PHN case study


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A couple purchased a retiring GP’s practice. They were new to the business and sought assistance from us, their local PHN.

 

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We assisted them in recruiting a PN by advertising on the PHN website and in monthly newsletters. We provided in-practice training for the PN who had come from a hospital setting – educating the nurse on the cycles of care, using recall reminder systems and maintaining practice protocols such as cold-chain.

We provided software installation and training to the practice, which enabled them to audit their aspects of their practice. With this software, we provided the practice with a report and supported them over the next 12 months in improving their recording of risk factors, patient data entry, and identifying patients with missed diagnoses and billing opportunities. Additionally, this process served as a continuing professional development (CPD) opportunity in quality improvement for the GPs, who now often frequent our free CPD nights.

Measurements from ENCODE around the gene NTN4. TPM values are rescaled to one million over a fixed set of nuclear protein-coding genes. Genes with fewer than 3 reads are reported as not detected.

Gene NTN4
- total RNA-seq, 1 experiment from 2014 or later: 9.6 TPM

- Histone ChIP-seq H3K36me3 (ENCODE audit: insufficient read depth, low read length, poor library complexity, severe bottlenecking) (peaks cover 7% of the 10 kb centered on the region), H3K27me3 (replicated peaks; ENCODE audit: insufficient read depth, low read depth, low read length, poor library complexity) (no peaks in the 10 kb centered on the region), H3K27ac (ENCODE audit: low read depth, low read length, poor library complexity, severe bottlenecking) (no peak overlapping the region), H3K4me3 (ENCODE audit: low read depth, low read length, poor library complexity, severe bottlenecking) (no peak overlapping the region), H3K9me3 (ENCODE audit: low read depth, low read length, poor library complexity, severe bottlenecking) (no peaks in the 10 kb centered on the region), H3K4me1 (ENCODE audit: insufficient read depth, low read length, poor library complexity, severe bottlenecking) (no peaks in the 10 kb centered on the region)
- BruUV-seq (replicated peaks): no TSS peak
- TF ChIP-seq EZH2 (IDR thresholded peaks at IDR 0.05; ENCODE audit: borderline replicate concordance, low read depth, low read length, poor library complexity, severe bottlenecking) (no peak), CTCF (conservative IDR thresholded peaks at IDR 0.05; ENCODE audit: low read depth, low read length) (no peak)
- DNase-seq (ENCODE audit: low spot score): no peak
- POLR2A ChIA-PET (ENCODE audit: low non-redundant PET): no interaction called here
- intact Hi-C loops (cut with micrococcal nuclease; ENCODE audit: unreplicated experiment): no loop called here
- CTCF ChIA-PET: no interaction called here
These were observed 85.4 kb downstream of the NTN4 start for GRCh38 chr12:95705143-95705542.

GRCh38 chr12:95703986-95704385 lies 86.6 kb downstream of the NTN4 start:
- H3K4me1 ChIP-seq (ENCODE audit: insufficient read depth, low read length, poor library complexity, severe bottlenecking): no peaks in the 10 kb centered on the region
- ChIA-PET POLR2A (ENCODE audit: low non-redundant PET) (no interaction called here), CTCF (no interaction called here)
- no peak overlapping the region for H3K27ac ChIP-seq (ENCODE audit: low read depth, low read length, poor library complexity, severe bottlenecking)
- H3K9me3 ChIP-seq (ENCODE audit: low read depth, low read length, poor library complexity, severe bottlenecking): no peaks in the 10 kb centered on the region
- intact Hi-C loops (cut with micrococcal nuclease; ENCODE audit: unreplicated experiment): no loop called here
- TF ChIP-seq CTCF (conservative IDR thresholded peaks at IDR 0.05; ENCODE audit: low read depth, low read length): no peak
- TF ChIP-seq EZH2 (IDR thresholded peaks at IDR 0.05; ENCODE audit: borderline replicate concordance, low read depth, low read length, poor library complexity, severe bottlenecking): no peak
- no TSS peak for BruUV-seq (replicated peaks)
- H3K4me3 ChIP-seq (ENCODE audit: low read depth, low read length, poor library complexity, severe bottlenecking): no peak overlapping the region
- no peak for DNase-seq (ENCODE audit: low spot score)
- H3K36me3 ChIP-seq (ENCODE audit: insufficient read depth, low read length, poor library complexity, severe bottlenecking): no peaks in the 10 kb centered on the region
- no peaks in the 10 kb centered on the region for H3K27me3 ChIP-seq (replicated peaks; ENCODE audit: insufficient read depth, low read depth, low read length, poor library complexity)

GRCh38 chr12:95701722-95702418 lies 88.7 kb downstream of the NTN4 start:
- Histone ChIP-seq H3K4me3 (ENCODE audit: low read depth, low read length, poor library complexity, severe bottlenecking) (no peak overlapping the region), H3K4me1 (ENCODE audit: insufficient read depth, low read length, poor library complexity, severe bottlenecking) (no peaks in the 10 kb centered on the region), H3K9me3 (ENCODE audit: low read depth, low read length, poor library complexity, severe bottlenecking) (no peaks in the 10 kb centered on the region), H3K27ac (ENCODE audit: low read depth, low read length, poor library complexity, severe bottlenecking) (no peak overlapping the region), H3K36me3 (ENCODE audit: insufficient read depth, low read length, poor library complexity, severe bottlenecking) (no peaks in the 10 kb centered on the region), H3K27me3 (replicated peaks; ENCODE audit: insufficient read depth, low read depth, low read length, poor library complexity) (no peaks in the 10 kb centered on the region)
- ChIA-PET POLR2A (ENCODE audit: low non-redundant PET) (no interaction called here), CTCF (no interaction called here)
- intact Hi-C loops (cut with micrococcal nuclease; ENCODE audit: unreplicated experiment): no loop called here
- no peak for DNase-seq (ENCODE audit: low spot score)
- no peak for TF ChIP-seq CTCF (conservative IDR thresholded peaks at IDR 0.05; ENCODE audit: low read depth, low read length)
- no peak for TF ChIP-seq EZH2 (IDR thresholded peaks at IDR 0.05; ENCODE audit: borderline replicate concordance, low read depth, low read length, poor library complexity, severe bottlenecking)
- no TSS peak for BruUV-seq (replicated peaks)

The business owners felt this help was invaluable.

– Alessandro Luongo, Clinical QI Coordinator, South Western Sydney PHN


Measures to improve access to preventive healthcare by Aboriginal and Torres Strait Islander peoples are especially important, given their higher burden of disease and the barriers that exist to preventive healthcare. More information is available in the National Guide.


Collaboratives case study